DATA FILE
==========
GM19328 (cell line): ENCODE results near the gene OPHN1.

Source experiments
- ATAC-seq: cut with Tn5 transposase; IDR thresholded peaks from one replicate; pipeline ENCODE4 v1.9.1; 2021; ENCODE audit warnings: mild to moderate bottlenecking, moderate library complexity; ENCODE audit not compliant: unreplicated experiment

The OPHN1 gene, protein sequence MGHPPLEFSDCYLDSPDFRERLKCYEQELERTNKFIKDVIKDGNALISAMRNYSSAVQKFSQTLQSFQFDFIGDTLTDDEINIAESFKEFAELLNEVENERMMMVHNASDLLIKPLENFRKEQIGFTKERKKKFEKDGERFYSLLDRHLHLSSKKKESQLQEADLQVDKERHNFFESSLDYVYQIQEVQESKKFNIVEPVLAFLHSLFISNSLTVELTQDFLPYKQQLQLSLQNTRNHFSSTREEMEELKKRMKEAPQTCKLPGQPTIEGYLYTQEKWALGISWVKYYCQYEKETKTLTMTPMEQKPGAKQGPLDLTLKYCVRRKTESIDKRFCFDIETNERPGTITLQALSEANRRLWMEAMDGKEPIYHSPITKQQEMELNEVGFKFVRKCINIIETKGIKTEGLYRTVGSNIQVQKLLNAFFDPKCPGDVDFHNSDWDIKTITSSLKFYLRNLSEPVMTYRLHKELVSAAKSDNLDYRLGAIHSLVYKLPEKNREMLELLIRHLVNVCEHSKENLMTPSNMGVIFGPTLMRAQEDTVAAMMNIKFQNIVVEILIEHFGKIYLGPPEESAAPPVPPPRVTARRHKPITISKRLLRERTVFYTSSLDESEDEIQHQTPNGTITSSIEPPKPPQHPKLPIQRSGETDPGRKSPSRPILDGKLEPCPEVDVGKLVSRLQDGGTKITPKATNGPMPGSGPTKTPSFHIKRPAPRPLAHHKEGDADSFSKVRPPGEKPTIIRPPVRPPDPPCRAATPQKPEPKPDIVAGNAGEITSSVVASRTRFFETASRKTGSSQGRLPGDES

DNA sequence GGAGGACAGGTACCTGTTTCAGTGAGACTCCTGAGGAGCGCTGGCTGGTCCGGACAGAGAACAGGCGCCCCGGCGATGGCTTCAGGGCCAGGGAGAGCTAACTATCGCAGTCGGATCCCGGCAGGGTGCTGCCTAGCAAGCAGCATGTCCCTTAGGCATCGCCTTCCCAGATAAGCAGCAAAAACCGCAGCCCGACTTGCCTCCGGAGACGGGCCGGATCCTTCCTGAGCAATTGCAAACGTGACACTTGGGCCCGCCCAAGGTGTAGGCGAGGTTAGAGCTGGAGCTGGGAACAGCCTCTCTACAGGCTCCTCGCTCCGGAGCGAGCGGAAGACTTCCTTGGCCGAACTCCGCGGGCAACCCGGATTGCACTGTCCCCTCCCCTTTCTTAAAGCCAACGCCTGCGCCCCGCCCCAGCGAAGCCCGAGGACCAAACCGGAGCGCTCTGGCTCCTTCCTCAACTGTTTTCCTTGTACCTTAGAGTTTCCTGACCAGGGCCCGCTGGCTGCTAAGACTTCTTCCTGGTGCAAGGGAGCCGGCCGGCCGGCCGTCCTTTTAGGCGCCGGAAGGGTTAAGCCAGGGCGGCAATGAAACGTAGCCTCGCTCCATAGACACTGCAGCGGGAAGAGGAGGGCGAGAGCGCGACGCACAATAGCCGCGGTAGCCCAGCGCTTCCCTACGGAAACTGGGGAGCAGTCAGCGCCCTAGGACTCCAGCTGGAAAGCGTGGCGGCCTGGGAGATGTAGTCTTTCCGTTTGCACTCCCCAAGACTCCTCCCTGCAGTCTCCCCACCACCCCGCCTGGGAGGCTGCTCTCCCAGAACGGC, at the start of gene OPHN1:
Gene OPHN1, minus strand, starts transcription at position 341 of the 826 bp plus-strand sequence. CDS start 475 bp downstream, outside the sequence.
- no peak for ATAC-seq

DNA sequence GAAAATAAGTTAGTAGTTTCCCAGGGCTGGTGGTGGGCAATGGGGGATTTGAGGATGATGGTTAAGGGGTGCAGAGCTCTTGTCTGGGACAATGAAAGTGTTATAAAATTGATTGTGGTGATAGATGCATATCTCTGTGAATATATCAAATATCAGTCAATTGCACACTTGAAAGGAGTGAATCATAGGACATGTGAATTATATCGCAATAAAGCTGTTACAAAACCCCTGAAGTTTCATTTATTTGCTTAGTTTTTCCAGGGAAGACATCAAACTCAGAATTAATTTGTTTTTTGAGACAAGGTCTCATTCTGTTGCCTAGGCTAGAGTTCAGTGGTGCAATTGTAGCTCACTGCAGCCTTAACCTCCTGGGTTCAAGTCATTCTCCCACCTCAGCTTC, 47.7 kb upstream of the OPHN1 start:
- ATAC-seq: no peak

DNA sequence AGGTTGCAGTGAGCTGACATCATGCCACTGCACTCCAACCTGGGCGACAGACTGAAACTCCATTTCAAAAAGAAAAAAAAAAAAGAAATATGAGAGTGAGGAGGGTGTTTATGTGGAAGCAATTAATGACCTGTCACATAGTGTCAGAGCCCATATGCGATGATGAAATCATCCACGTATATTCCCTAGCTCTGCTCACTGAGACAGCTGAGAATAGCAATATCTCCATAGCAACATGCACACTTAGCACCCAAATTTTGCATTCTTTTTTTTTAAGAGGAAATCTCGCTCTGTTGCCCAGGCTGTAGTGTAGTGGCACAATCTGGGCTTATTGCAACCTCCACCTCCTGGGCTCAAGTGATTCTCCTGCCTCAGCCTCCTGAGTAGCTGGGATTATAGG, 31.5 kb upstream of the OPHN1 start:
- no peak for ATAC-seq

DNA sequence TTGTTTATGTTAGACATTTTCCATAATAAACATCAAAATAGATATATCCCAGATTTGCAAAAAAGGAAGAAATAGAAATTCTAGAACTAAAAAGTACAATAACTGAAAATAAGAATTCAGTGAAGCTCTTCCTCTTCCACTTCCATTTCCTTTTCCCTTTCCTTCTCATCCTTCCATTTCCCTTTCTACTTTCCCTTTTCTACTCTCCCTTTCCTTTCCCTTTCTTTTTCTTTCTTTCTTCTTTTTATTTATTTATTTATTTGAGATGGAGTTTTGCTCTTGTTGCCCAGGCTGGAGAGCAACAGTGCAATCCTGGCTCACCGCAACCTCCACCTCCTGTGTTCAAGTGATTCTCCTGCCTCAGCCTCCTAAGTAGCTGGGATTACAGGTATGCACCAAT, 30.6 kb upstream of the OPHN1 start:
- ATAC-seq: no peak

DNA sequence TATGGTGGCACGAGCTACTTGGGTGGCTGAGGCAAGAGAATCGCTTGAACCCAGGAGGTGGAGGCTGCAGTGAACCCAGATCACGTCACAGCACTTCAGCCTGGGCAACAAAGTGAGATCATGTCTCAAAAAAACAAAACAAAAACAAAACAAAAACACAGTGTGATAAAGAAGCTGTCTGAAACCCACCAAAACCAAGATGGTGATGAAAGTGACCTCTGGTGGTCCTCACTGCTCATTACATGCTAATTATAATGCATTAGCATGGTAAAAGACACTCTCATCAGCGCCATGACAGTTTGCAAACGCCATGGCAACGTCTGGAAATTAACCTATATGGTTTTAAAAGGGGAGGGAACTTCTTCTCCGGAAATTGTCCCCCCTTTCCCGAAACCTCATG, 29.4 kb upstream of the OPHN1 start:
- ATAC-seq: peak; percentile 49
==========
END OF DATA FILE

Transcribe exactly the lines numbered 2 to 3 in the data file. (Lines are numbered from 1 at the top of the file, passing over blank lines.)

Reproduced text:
Source experiments
- ATAC-seq: cut with Tn5 transposase; IDR thresholded peaks from one replicate; pipeline ENCODE4 v1.9.1; 2021; ENCODE audit warnings: mild to moderate bottlenecking, moderate library complexity; ENCODE audit not compliant: unreplicated experiment